Behavior Expectations

BES follows the Capturing Kids’ Hearts model by creating and using a classroom Social Contract for expected behaviors. All students and teachers agree to follow this contract with clarified consequences when the contract is broken. Your child’s teacher will send home a copy of the social contract in the first weeks of school. The focus of a social contract is on teaching and noticing desired behavior rather than noticing and punishing inappropriate behavior.

Some other important components of the Capturing Kids Hearts’ model are: Handshake: Teachers greet their students at the beginning of their class with a handshake. Affirmations: Students and teachers share verbal and/or written affirmations with each other. This is a way to create a positive classroom environment and help develop a healthy self esteem. Non verbal signs: We use three different common hand signs in the classrooms and around the school to communicate some important messages. Time out (for a quiet , focused environment) Help (when a student is “off-task” and needs a reminder from a friend) Foul (when a student has done something that might make another student feel uncomfortable or offended). When this sign is used, the student who had fouled the other, needs to come up with two “put-ups” about the offended student, as a way to help resolve the issue and restore the relationship. Social Contract Consequences: When students and teachers agree and sign their classroom “Social Contract”, they also agree on some specific consequences to use when the contract is broken. Some of those are:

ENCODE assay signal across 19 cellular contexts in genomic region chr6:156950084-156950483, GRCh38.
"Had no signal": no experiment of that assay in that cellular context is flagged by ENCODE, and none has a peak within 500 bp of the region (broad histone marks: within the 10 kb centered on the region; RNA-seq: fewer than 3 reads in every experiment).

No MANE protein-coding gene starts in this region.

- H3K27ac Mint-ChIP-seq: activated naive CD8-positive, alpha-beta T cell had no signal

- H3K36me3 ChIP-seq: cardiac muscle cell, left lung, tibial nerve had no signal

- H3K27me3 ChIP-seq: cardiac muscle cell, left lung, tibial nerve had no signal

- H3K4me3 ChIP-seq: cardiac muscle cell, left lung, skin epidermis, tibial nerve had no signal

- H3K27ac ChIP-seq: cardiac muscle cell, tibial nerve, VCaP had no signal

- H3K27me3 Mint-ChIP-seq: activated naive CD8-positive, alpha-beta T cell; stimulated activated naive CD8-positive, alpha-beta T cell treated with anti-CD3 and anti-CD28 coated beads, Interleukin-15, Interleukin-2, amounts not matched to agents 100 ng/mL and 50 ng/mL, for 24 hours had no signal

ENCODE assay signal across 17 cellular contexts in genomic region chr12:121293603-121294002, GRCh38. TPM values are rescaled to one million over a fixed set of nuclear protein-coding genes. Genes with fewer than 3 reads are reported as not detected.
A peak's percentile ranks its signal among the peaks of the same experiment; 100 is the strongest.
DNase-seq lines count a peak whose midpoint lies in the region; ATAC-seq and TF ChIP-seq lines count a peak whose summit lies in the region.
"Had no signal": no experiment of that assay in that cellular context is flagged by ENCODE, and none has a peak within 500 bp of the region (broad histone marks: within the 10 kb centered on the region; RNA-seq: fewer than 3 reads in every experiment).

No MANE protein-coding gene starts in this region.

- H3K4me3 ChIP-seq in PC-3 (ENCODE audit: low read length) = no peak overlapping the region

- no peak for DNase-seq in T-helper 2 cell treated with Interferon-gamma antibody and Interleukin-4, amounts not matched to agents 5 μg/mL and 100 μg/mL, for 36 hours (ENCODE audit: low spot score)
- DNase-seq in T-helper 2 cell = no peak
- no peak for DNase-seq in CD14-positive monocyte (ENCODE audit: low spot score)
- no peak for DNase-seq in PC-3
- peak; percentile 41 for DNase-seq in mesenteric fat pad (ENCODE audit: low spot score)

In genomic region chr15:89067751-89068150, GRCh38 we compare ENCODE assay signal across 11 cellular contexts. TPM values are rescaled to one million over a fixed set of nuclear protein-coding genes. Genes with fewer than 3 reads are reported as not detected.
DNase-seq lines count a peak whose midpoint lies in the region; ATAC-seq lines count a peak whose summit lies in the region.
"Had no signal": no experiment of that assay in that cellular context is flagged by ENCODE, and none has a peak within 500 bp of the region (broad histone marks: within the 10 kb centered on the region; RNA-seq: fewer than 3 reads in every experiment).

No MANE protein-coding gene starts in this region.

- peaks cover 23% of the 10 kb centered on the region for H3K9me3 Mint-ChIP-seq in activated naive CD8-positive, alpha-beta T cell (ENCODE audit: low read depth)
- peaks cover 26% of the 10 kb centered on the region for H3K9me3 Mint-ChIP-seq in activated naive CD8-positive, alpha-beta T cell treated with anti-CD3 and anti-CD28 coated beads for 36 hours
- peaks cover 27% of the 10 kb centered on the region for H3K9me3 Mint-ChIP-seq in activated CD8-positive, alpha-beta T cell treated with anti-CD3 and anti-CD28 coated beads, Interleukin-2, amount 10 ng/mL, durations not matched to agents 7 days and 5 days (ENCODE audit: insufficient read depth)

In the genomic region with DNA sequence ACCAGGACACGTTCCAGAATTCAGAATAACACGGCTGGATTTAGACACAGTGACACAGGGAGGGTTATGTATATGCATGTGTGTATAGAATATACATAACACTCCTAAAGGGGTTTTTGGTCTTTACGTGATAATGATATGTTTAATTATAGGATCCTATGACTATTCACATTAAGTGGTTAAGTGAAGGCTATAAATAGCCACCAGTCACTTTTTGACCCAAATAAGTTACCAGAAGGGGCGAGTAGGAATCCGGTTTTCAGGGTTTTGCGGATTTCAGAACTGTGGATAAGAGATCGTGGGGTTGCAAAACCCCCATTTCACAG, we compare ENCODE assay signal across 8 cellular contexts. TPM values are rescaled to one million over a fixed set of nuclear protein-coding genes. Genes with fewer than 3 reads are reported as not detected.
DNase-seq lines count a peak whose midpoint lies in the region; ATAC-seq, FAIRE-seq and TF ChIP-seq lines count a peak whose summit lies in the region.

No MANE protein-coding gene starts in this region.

• Completing a “Think-Sheet”
  • Call home
  • Apology note or affirmations to those who were offended
  • Office Referral (as a final classroom consequence)

Four questions: When students are off-task or misbehaving in the classroom, teachers use the 4 questions to redirect them and help them refocus. What are you doing? What are you supposed to be doing? Are you doing it? What are you going to do about it?

Effective student discipline and management is important for productive learning. Staff work hard to provide clear boundaries, structure and consistency, so students feel safe, cared for, and respected. Differing levels of support and interventions are provided for students based on their needs. Proactive teaching includes teaching expected and more socially acceptable behaviors and practicing them in the natural environment, followed by frequent positive reinforcement. All BES staff teach and model expectations, guide students to their best behavior, as well as communicate and provide consistent consequences in a kind and firm way when student behaviors need redirection.